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What are My Rights Against DCS-CPS?


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When you are under investigation by DCS-CPS, you will need to make decisions at each stage of the process. You need to decide what details to share if you should enroll in services, and, if you end up with a case, whether to go to trial or not.

There is no way to know for sure what may help or hurt your circumstances. The more you know about the investigation you are better able to make wise decisions. Here are explanations of parents’ rights:

Q: Why is it vital for parents to know what their rights are?

A: When you are being interviewed by someone of authority, you may think that you need to do anything they say. Understanding your rights can make you realize that you have power, also.

But how you exercise your rights is also important.

There have been cases that start in court with CPS detailing how the parent responded to the investigation—by screaming, becoming considerably angry or sometimes damaging property. Those reactions usually come from an area of fear and frustration. But they may become part of an impression CPS is establishing of a parent that is inclined to become violent. The way you react to CPS could make a difference concerning your case.

Q: Do parents have a right to decline entry to an investigator?

A: Yes. But declining entry to CPS won’t stop the investigation. If CPS has details that a child could be in danger, they have the jurisdiction to go to court to petition a court order ordering you to give them access. CPS needs to let you know in advance if they plan to do this, and you have the right to attend the hearing. Should there be an emergency, CPS may also come back with the authorities without the order.

If you are confident that there are no concerns within your home that would raise suspicion, you might consider granting them entry, as refusing access could potentially lead the worker to perceive you as uncooperative or resistant.

If you refuse to let them in, the way you handle it makes a huge difference. You could say, “I would like to discuss this some other time,” or, “I would like to talk about this when my wife is around.” The proposition of a different time helps build a considerate rapport.

Q: Do parents have a right to know why they’re being investigated?

A: Yes. This is one of first questions parents should ask the CPS worker. Additionally, at any time during the investigation, the parents have the right to contact your State Central Registry asking for all recorded information against them.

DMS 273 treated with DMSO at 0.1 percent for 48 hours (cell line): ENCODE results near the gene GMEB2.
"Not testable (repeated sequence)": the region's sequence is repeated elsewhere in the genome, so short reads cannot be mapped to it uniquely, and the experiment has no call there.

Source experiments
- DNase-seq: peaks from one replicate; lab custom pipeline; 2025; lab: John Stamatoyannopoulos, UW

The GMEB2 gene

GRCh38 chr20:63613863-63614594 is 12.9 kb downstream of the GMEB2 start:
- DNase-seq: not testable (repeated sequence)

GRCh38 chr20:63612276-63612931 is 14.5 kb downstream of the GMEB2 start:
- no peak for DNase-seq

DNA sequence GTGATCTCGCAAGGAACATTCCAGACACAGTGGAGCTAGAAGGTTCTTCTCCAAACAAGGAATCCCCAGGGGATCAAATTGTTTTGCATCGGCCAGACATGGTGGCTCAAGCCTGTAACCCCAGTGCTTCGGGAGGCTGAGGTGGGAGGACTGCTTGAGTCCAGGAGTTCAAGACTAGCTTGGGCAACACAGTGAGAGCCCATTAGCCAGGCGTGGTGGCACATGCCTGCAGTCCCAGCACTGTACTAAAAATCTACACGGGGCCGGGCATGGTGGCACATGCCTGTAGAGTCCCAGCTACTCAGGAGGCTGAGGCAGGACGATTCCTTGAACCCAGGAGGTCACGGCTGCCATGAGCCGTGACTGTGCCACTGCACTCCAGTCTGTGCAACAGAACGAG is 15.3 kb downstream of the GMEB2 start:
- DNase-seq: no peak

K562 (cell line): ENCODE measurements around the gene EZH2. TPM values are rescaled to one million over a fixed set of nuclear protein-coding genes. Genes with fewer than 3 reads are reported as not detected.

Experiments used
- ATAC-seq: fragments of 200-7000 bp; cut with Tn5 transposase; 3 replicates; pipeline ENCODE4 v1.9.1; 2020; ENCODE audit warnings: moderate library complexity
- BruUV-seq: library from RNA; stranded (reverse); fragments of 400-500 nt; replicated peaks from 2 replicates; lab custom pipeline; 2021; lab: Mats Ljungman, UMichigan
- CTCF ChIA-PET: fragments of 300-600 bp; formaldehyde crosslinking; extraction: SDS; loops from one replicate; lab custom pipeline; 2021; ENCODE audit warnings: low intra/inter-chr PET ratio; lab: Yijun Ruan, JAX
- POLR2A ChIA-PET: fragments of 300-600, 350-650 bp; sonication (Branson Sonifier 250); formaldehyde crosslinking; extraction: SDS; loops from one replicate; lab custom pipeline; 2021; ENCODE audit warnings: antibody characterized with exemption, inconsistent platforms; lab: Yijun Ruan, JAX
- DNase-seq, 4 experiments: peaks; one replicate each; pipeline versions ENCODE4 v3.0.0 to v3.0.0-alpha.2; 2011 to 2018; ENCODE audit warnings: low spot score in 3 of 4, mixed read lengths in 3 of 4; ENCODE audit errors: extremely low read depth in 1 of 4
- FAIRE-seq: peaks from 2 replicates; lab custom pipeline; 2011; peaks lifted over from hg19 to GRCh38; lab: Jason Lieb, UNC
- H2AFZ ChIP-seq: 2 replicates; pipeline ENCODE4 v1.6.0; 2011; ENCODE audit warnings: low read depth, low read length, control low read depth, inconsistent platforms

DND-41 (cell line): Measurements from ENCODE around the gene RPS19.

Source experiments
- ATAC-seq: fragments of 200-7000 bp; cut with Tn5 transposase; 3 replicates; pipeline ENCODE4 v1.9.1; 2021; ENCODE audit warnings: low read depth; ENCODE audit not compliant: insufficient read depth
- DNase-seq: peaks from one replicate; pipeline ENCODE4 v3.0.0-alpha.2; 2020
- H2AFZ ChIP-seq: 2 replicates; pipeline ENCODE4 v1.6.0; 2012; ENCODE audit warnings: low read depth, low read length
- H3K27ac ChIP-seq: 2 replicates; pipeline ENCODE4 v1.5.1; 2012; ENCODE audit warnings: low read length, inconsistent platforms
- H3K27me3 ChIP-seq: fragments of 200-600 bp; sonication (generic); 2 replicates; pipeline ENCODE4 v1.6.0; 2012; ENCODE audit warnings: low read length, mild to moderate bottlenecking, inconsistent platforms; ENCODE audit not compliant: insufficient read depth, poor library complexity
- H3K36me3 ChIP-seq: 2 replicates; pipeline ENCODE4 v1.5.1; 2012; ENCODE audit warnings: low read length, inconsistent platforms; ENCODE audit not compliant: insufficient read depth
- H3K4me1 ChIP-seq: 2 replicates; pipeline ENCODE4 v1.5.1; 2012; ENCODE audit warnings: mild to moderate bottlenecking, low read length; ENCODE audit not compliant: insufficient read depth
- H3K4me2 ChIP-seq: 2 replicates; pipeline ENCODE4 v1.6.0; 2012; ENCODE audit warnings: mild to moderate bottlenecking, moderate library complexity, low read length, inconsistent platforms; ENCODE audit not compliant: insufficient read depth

Q: Do parents have to answer every question they’re asked?

A: Before responding to any inquiries, it is advisable for someone under investigation to seek clarifications by asking questions. These queries may encompass:

  1. “What are the specific accusations against me?”
  2. “What is the exact nature of your investigation?”
  3. “What are your primary concerns in this matter?”

You have the right to refuse to answer questions, so if you are informed that the allegations relate to domestic violence but they are asking about an unrelated topic, you can assert, “That question is unrelated to our discussion.” It’s essential to avoid trivializing serious matters. Your objective should be to address concerns rather than intensify them.

In cases where there were previous incidents, CPS is obligated to inquire about those prior cases. If you have resolved any issues you were previously struggling with, it is advisable to explain how you have addressed them.

Q: Do parents have the right to refuse to allow CPS to interview the children, or insist on being at the interview?

A: When the investigation takes place in your home, investigators are legally obligated to interview the children. If, for any reason, they are unable to do so in your presence, or they suspect that your children might not be entirely truthful with you there, they may seek court authorization to conduct the interviews at a different location without your presence. Additionally, they can interview your children at school without requiring your consent.

There may also be times when you wish to insist on your presence, for instance, if your child is vulnerable and the interview might cause confusion or fear. In such situations, you can articulate your rationale. You can also propose that the child undergo questioning at a Child Advocacy Center, where a mental health professional will be present alongside the investigator.

Q: Can CPS order services throughout an investigation?

A: CPS workers may say that services are mandatory, but nothing is actually mandated prior to you going to court and a judge orders it. When you acknowledge the safety issues that CPS is having about you, addressing those issues can help, including happily agreeing to services.

You also have the right to express to CPS, “I would like to explore services at a different location,” or “I believe that a different service might be more suitable.” Before you use any services you have identified independently, it’s crucial to ascertain whether those services have been approved by CPS.


  1. Rise. “Your Rights During an Investigation-And How to Use Them.” Rise Magazine, 18 Jan. 2017,
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